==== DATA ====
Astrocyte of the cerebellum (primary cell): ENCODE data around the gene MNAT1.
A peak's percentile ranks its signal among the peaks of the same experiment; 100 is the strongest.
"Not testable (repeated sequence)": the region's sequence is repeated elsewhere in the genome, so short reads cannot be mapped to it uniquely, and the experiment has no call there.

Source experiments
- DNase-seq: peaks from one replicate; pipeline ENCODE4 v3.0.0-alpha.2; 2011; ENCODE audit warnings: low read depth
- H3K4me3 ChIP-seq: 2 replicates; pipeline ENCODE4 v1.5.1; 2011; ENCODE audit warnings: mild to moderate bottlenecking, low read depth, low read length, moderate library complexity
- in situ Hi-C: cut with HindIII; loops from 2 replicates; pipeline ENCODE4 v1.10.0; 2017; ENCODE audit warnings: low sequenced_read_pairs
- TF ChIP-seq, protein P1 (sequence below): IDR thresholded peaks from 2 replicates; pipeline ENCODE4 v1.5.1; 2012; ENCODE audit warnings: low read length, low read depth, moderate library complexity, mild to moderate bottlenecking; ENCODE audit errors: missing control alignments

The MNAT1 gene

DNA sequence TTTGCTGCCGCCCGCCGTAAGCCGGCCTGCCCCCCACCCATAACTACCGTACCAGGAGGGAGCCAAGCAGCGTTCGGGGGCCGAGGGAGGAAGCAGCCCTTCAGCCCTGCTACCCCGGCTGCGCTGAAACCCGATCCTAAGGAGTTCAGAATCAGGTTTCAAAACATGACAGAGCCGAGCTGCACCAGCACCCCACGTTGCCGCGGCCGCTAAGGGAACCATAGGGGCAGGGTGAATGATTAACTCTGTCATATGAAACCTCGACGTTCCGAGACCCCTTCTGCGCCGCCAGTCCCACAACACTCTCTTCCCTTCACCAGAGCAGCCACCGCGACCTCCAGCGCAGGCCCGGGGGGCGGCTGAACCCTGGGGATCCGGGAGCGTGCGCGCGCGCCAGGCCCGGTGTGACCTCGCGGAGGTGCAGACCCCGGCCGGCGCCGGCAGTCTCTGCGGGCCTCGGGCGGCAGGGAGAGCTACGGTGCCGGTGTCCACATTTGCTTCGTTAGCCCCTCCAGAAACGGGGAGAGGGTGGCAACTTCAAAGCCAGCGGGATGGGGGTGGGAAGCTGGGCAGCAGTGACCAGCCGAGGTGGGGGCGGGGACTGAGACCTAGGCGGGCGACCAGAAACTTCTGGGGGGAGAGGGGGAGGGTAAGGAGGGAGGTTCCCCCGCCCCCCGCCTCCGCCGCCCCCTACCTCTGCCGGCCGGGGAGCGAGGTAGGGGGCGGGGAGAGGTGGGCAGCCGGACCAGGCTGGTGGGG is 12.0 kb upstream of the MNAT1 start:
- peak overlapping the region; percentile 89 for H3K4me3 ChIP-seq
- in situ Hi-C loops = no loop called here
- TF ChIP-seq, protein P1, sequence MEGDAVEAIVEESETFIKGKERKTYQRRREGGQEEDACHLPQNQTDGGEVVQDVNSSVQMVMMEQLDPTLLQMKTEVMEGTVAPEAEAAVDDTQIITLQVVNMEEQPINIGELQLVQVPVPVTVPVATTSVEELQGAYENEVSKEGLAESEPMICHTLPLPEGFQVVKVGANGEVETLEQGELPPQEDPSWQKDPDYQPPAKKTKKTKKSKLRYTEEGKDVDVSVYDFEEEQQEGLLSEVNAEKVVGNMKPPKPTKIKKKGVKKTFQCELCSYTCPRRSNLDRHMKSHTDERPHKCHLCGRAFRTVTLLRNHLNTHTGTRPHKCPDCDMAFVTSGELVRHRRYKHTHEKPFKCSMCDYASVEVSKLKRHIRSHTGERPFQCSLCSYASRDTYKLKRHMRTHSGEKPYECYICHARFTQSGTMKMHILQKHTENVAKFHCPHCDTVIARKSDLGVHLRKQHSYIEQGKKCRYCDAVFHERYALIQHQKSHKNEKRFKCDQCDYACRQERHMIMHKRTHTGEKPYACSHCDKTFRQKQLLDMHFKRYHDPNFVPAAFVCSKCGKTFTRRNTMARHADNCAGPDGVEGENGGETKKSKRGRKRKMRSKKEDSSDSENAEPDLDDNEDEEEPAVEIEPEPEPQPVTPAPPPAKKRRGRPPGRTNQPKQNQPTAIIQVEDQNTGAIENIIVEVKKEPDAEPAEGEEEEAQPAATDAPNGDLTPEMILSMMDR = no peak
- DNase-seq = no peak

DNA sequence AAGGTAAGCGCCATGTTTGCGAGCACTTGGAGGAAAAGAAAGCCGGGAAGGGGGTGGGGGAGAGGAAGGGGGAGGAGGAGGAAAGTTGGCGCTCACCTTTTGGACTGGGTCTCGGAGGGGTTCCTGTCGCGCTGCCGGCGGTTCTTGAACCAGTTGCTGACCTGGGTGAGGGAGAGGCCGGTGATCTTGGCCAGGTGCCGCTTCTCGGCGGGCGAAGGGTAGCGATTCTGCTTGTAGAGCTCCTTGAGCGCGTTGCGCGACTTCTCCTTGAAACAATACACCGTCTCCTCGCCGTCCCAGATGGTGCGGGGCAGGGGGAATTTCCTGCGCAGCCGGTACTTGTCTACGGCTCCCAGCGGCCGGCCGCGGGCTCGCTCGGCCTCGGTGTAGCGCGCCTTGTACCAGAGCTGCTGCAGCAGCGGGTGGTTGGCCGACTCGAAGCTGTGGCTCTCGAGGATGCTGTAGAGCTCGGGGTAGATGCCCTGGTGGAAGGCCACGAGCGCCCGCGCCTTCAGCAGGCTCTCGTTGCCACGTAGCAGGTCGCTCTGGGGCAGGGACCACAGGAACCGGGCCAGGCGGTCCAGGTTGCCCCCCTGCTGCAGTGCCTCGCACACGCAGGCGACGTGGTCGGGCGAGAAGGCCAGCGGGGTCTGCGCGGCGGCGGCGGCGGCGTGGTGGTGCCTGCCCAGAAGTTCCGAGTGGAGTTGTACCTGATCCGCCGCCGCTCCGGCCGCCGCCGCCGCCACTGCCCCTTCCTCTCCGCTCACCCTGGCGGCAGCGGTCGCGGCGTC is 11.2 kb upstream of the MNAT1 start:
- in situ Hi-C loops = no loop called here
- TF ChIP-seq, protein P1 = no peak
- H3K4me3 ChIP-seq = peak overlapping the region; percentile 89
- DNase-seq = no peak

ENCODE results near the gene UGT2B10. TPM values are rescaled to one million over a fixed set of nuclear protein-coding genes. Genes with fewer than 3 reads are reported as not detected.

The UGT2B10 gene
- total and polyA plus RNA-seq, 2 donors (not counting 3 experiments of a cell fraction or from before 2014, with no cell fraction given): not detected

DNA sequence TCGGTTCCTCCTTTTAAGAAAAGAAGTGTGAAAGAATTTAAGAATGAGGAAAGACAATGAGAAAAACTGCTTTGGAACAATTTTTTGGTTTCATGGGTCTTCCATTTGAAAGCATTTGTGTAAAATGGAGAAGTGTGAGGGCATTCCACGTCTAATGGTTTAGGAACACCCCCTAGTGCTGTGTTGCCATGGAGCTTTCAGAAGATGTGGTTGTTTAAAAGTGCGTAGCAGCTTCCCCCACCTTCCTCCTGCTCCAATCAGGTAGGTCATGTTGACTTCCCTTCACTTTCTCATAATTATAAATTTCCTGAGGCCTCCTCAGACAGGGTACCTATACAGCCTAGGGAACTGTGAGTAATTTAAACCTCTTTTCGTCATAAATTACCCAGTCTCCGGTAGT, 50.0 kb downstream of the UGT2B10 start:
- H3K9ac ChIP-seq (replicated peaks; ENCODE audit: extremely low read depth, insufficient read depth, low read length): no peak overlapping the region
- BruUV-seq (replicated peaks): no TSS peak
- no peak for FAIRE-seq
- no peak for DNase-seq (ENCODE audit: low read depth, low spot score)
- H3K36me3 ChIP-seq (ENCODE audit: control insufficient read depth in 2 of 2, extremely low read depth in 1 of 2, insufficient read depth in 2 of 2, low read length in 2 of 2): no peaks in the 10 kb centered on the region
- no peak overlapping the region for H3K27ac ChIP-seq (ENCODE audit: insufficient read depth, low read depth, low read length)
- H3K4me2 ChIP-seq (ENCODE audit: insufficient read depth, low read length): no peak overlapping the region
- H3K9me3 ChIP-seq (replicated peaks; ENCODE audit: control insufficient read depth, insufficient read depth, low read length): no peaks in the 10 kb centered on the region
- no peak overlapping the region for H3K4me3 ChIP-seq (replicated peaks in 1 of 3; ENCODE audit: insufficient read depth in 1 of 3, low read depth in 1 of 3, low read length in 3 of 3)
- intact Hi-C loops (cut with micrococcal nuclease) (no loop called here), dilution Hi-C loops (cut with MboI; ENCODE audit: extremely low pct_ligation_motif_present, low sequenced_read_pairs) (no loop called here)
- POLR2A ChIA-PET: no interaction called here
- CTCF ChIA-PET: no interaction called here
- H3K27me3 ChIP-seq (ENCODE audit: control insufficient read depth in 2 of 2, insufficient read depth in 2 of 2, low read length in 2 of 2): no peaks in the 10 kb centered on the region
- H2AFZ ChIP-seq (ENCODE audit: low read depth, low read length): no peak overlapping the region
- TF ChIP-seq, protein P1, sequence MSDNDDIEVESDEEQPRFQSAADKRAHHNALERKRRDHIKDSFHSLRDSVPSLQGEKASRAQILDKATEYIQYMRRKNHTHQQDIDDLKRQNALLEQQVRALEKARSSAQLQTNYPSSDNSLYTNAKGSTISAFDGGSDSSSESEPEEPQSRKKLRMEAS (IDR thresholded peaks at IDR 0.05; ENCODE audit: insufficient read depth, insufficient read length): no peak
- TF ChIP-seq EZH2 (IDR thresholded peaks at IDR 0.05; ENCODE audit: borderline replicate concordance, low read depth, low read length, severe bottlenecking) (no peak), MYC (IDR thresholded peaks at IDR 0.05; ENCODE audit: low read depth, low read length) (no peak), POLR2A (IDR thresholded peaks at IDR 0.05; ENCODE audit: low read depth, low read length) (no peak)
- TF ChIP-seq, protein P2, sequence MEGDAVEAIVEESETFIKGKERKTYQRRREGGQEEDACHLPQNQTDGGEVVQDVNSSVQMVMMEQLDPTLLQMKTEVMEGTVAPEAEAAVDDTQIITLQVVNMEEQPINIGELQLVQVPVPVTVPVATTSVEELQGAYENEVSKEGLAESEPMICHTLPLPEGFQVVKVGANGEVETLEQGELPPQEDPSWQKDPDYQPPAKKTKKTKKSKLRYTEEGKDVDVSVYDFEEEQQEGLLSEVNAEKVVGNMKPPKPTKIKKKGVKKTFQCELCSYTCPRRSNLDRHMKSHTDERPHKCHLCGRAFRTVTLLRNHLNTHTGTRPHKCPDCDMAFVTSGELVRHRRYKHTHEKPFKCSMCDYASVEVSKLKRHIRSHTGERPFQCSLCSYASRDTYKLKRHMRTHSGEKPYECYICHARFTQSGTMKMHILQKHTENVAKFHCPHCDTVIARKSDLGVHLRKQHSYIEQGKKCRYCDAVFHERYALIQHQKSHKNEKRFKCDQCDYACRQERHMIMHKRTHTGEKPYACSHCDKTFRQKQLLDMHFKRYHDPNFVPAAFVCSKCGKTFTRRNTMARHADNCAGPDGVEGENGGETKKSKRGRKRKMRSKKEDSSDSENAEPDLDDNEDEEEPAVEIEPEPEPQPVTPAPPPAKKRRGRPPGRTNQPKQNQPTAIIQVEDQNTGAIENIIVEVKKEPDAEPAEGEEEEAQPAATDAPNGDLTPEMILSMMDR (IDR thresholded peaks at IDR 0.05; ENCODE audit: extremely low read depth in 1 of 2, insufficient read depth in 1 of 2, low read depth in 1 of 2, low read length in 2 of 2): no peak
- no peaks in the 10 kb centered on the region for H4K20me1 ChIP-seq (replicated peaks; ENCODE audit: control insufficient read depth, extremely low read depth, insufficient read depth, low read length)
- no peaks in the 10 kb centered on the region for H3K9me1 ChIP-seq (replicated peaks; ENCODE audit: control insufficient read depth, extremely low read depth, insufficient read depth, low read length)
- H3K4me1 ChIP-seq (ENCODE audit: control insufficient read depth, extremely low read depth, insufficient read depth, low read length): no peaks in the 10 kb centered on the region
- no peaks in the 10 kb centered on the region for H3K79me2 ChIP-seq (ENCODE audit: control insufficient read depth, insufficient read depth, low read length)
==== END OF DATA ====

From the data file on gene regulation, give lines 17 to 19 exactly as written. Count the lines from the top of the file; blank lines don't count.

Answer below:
- TF ChIP-seq, protein P1 = no peak
- H3K4me3 ChIP-seq = peak overlapping the region; percentile 89
- DNase-seq = no peak